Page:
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Ferenc J. Raichl (1869–1960)|
He completed his studies in architecture in Budapest in 1891. After that he was visiting European centres and studying the achievements of contemporary architecture. He settled in Subotica in 1895 and married Irma Varga the following year.
Until 1908 he designed a number of family houses and public buildings in the spirit of eclecticism prevailing at that time: the City Casino, the grammar school, the building of the Austro-Hungarian Bank in Subotica, the church in Bačka Topola and others. However, step by step, he started to introduce art nouveau elements into his works (the Međanski mansion, the former houses in the Vase Stajić street, the Council Hall in Apatin). On his (unimplemented) designs for the Subotica synagogue and the City Hall and on the Kohnen Villa in Palić, we can notice distinctive changes likewise his decisive commitment to the new style, i.e. art nouveau.
He was under 35 when he designed his masterpiece, the uniquely creative art nouveau style Raichle Mansion (1904) inspired by the so called Hungarian national style. Although he was an owner of a brick factory and worked at the same time as a construction works contractor (Fernbach Castle, a military barrack), unpaid investments and the high costs of his mansion meant a massive financial burden for him. He went bankrupt in 1908 and moved to Szeged with his family. There he designed four art nouveau style mansions, whereof the grand mansion of dr Arpad Gróf deserves special mention.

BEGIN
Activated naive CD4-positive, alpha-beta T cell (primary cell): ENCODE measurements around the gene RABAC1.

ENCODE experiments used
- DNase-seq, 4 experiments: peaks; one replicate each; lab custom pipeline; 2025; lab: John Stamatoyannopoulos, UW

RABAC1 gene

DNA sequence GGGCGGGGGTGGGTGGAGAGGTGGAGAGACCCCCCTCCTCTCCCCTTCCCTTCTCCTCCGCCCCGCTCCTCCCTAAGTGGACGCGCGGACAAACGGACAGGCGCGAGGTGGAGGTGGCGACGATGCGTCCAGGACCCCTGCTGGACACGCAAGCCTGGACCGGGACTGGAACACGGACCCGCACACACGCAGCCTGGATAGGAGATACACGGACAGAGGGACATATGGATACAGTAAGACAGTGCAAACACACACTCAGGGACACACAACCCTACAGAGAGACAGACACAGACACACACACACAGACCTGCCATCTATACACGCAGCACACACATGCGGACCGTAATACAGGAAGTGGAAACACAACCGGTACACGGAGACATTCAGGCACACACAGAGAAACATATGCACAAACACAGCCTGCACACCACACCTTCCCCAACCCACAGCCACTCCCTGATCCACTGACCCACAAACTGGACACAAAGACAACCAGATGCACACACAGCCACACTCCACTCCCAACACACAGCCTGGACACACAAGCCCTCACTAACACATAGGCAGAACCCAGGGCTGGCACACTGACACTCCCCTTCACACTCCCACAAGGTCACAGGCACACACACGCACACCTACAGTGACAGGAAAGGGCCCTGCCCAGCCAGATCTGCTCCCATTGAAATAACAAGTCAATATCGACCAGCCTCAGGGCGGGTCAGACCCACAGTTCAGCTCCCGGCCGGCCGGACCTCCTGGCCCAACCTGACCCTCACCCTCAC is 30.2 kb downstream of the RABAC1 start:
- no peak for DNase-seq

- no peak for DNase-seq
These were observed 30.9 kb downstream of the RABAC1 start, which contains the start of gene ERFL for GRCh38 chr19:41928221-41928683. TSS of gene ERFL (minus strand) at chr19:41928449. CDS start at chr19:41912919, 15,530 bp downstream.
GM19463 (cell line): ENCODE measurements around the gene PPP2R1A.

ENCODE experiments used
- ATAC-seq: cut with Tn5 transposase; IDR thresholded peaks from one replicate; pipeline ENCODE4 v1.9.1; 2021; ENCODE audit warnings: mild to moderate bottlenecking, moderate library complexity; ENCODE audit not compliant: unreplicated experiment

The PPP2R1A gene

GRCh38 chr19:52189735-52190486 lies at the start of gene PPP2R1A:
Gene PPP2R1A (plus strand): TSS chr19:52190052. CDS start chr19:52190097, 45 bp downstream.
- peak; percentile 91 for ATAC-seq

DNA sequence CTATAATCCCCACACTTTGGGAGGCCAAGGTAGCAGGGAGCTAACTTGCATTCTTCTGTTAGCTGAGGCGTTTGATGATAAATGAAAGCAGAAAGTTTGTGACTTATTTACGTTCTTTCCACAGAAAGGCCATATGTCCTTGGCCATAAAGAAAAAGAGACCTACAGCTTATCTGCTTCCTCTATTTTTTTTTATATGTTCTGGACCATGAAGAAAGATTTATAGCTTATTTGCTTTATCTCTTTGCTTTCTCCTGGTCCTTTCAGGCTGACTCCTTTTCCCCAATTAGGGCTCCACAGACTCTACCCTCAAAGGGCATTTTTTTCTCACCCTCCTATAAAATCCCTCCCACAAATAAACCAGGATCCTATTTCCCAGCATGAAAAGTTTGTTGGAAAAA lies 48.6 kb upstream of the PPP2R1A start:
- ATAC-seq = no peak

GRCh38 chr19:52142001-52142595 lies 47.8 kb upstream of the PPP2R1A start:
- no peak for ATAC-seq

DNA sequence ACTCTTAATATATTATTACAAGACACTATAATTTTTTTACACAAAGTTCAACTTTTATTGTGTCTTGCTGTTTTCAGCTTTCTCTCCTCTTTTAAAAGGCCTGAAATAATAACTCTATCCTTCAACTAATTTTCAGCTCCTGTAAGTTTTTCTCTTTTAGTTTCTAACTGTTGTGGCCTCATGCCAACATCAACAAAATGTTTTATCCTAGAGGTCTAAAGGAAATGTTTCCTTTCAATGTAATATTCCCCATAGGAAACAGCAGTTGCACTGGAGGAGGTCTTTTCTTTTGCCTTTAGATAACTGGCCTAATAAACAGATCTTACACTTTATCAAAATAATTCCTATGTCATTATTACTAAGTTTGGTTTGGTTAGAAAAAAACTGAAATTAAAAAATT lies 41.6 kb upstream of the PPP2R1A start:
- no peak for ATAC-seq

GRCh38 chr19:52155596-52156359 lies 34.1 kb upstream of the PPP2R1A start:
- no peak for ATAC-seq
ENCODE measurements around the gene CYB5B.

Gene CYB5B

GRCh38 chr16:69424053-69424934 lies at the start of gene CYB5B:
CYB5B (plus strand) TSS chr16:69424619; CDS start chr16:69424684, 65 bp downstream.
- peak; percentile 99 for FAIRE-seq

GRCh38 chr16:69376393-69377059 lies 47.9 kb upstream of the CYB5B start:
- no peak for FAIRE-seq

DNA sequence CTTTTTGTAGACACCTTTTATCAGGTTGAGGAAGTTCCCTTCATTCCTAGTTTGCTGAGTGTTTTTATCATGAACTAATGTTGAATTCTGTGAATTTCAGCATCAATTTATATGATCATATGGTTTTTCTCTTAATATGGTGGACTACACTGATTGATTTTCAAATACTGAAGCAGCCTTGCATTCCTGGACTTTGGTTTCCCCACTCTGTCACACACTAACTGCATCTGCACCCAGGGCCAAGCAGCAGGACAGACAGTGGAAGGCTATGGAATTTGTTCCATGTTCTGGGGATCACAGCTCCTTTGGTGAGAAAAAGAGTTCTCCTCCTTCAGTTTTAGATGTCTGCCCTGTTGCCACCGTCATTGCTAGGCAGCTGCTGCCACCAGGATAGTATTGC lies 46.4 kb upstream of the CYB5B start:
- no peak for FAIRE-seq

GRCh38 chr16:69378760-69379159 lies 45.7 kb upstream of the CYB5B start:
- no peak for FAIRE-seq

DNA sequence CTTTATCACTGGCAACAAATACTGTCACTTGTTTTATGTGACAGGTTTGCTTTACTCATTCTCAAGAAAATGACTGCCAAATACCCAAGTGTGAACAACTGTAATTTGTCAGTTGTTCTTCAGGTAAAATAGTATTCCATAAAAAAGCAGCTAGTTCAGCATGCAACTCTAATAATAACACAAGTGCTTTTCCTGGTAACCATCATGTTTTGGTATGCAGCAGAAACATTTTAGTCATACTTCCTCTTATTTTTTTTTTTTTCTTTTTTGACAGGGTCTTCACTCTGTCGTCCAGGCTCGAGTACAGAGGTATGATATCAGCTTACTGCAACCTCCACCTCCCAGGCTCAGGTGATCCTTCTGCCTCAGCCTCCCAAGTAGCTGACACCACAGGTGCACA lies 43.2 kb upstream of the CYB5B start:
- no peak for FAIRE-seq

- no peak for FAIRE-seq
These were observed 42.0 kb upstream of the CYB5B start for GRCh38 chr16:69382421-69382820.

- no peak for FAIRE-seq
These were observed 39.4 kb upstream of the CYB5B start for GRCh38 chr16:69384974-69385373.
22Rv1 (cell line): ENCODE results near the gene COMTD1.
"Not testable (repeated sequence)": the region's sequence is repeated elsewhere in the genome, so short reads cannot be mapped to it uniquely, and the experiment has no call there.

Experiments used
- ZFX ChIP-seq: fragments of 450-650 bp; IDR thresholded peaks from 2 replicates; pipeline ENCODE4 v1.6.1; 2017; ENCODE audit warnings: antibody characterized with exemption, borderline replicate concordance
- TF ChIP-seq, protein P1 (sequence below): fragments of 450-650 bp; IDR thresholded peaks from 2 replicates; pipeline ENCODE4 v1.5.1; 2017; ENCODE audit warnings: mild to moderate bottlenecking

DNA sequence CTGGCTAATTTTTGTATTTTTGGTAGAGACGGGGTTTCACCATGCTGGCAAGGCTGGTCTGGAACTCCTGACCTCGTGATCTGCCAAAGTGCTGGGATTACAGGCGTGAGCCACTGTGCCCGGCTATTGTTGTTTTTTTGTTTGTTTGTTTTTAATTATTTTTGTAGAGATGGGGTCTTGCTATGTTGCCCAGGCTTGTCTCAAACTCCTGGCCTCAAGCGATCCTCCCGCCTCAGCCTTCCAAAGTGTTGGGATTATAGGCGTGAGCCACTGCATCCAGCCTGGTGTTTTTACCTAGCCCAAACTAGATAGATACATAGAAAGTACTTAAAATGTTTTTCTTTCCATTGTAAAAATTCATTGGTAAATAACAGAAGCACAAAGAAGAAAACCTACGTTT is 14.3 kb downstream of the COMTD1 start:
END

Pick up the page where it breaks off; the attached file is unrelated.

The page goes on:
Since 1912, he lived in Budapest under the name Bernhausen-Raichle, he designed and painted, but none of his later works excelled.